© Lisa Langell
SP 90mm, F/14, 1/125th sec., ISO 3200
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© Lisa Langell
100-400mm f/4.5-6.3 Di VC USD
1/200 sec. ISO, F/25, ISO 250 (birds). Flowers were shot with the same settings using flash on a white backdrop and then composited.
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Lisa relies on her histogram when creating her high-key images. “The goal is to overexpose, and there’s no set formula,” she says. “How much you overexpose depends on a variety of factors, including how bright the background is, what color the subject is, and how much contrast there is between the two. Always look at your highlight alerts or your zebras or whatever your particular camera does to alert you to highlight clipping. If I’m using spot metering and it’s automatically calibrating—and even then it might not be making the best judgment—then I’ll use exposure compensation, anywhere from less than a stop all the way up to three stops or more of light, depending on the subject and the contrast with the subject in the background.”

In post-processing, Lisa will concentrate on lightening the highlights. “I’ll lighten the white part of the image first,” she says. “If I’m in Lightroom or using a third-party plug-in, I find it works best to pull up my whites first, and then pull up the shadows or anything else I want to. It’s to taste, but I prefer a pure white background, as it’s easier to incorporate into a composite, collage, or gallery of images.”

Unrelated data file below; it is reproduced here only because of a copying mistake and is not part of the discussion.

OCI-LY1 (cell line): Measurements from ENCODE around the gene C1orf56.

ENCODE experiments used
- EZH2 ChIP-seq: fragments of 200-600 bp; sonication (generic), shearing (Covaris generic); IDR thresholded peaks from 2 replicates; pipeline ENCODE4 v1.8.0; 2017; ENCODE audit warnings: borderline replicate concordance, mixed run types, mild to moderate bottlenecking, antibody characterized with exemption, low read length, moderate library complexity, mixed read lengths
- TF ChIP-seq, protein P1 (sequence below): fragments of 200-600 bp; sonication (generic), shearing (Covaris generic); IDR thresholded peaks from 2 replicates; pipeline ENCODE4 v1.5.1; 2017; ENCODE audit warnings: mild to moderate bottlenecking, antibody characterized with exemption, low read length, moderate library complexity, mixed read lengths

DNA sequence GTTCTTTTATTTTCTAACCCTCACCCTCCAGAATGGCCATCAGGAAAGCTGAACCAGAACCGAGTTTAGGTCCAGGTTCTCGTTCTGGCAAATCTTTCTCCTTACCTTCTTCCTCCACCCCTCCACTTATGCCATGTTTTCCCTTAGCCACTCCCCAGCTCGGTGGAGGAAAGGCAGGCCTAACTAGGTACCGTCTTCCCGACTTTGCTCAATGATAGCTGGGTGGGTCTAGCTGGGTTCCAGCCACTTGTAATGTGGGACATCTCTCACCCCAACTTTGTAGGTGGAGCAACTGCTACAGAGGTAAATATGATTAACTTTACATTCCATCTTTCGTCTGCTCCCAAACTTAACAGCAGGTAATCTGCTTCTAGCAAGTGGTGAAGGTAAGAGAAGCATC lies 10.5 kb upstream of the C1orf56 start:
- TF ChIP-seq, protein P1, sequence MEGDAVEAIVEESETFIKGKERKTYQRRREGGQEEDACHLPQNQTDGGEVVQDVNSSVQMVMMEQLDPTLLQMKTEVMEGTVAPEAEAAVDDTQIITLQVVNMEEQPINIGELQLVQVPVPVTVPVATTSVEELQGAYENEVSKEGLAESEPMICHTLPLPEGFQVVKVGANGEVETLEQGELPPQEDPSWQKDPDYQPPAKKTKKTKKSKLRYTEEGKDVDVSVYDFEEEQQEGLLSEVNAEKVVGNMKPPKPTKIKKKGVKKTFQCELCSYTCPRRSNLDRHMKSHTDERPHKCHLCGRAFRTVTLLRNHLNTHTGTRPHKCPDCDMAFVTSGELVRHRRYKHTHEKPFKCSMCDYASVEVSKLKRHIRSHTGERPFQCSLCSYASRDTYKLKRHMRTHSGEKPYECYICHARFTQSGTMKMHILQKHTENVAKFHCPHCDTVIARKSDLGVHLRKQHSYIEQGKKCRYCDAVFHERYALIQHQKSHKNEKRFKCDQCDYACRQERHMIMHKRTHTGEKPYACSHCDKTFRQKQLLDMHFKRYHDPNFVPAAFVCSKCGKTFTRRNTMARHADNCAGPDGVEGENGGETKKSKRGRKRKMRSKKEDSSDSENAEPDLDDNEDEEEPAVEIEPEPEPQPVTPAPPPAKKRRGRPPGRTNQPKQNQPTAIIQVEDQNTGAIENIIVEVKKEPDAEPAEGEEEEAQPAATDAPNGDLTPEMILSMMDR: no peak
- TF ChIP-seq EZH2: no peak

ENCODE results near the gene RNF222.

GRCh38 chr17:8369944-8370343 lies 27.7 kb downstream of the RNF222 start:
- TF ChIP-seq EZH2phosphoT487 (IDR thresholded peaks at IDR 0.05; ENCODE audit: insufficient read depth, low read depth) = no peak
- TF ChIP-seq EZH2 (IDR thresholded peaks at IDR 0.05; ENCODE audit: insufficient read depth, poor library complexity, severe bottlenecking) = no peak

© Lisa Langell
SP 24-70mm (67mm), F/20, 0.5 sec., ISO 400
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Lisa will customize a photo to perfectly complement the palette of her client’s color scheme or to otherwise meet their needs. “I have two versions of this daffodil you see here,” she says. “This one, which is a more lemony yellow, and then one I modified a bit for a gallery that was looking for a more buttery color. Or with the close-up of the orange ranunculus, I took that image and then converted the flower to pink. It’s all about color-matching and making the images make sense for the interior of my clients’ homes and offices.”

© Lisa Langell
SP 90mm, F/32, 3.2 sec., ISO 400
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Lisa is currently redesigning her website and working on the inclusion of a gallery dedicated to her high-key images. “It’s a different client base that’s drawn to this type of work,” she says. “Nature photography designed for magazines is very different than photography designed for a home, office, or commercial space. Most competitions and photography clubs are still focusing on more traditional nature photos you’d see in magazines and on calendars. I'm enjoying myself in this other world.”

To see more of Lisa Langell’s work and find out info on upcoming high-key photography workshops, check out her website or her Instagram.